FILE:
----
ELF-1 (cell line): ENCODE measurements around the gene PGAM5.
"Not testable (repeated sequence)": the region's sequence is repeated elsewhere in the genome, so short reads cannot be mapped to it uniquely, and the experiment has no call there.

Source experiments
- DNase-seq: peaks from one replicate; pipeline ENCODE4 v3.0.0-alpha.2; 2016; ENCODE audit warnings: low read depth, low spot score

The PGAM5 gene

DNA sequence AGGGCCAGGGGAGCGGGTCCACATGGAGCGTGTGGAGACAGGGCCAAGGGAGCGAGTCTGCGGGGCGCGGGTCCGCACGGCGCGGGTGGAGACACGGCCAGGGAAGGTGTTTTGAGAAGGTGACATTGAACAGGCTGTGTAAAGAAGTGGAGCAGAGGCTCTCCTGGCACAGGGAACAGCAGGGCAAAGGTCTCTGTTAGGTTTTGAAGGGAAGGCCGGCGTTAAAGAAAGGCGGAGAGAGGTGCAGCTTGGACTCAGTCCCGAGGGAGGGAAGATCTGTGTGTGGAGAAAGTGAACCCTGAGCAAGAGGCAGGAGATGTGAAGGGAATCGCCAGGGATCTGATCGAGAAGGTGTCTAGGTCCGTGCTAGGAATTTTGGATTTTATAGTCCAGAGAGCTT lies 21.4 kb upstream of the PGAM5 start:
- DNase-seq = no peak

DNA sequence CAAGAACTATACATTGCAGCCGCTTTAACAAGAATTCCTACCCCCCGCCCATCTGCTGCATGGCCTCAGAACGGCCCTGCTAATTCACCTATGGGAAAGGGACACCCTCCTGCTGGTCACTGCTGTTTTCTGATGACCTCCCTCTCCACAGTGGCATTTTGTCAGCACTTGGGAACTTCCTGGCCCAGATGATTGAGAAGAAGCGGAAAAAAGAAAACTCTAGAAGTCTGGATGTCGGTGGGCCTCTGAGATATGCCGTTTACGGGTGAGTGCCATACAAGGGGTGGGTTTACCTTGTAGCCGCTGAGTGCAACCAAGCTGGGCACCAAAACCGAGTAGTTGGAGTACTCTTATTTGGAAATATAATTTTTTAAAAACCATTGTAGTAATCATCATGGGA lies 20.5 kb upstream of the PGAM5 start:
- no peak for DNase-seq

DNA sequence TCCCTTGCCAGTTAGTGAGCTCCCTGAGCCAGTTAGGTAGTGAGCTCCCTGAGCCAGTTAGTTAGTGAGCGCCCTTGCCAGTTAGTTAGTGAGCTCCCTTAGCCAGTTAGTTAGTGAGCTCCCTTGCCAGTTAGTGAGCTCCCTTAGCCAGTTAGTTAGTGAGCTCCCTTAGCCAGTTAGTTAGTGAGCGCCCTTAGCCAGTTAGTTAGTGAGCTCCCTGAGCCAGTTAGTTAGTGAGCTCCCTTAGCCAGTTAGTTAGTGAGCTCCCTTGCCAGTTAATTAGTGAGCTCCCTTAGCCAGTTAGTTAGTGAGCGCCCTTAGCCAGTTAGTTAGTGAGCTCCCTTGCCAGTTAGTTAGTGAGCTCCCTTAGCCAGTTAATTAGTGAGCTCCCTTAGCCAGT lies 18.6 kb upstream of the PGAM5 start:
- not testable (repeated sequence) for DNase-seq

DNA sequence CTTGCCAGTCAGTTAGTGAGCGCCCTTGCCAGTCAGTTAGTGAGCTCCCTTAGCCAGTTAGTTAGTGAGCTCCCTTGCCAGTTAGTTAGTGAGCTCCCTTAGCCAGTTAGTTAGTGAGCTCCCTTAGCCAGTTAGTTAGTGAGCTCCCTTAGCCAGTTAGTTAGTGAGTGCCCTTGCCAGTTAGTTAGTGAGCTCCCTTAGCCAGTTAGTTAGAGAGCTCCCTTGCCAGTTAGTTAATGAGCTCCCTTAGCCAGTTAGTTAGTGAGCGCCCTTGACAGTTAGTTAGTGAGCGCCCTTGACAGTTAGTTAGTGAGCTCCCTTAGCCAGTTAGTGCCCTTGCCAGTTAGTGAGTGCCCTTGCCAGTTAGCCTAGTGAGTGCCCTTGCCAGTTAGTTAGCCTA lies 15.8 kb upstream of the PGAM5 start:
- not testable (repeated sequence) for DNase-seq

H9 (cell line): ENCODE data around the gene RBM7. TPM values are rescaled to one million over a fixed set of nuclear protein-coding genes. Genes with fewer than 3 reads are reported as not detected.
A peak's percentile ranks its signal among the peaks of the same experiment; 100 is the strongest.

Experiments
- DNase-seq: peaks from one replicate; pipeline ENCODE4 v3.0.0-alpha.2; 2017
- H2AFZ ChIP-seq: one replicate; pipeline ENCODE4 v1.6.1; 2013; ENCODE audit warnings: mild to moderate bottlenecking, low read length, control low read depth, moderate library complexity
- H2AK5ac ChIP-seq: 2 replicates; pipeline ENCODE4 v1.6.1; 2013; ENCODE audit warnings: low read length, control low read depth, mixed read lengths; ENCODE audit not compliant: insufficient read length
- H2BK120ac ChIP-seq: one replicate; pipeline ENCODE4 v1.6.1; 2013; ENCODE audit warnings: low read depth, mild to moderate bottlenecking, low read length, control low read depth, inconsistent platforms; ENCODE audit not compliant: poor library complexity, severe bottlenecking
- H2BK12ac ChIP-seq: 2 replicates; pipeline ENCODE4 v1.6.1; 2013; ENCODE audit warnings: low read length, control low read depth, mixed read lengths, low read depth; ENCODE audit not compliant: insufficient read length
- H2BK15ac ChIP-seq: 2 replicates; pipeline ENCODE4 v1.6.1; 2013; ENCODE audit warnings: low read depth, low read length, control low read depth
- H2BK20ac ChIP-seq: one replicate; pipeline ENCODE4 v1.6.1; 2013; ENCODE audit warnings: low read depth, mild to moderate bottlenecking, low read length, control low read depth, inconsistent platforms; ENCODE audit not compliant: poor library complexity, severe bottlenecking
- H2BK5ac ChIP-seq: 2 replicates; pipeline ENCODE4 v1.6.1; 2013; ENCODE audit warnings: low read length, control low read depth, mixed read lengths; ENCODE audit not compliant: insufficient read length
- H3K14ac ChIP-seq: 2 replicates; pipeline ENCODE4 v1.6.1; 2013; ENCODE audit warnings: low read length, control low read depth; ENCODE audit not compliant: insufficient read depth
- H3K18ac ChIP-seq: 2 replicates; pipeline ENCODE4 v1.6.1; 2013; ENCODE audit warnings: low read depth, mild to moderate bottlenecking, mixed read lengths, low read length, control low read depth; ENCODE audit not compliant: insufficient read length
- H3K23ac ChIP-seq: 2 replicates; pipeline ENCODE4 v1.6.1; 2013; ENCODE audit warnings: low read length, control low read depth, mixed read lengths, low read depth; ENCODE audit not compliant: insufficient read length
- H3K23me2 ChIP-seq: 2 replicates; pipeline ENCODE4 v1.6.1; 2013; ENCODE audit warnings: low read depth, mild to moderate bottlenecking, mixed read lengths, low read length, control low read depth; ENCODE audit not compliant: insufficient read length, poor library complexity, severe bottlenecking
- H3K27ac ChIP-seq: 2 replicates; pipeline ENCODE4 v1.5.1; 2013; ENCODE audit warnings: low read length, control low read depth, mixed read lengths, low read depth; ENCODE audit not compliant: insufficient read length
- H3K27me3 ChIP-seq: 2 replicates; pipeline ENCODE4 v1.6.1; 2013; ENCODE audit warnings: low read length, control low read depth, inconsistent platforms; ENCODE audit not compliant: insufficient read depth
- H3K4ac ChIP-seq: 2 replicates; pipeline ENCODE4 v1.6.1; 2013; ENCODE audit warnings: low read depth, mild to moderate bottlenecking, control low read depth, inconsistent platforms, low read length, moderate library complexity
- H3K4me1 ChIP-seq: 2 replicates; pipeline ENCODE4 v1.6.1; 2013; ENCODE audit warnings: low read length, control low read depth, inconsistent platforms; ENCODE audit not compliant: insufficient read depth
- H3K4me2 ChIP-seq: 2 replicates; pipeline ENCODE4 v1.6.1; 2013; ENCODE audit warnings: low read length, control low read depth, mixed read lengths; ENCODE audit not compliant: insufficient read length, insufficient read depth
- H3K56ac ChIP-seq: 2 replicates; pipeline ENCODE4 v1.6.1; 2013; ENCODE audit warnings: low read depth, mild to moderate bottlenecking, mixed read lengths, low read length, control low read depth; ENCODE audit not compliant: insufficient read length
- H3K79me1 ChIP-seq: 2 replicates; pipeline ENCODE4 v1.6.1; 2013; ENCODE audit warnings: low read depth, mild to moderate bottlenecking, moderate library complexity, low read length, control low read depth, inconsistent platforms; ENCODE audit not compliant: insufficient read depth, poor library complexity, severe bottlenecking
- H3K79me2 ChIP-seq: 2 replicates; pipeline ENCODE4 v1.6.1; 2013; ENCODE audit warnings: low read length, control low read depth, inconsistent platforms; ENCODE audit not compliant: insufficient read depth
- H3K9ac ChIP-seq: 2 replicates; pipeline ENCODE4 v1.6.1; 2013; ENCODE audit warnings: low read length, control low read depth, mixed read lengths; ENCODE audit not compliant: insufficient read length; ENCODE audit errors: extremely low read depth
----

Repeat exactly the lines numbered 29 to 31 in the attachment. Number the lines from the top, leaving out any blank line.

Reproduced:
- H3K27ac ChIP-seq: 2 replicates; pipeline ENCODE4 v1.5.1; 2013; ENCODE audit warnings: low read length, control low read depth, mixed read lengths, low read depth; ENCODE audit not compliant: insufficient read length
- H3K27me3 ChIP-seq: 2 replicates; pipeline ENCODE4 v1.6.1; 2013; ENCODE audit warnings: low read length, control low read depth, inconsistent platforms; ENCODE audit not compliant: insufficient read depth
- H3K4ac ChIP-seq: 2 replicates; pipeline ENCODE4 v1.6.1; 2013; ENCODE audit warnings: low read depth, mild to moderate bottlenecking, control low read depth, inconsistent platforms, low read length, moderate library complexity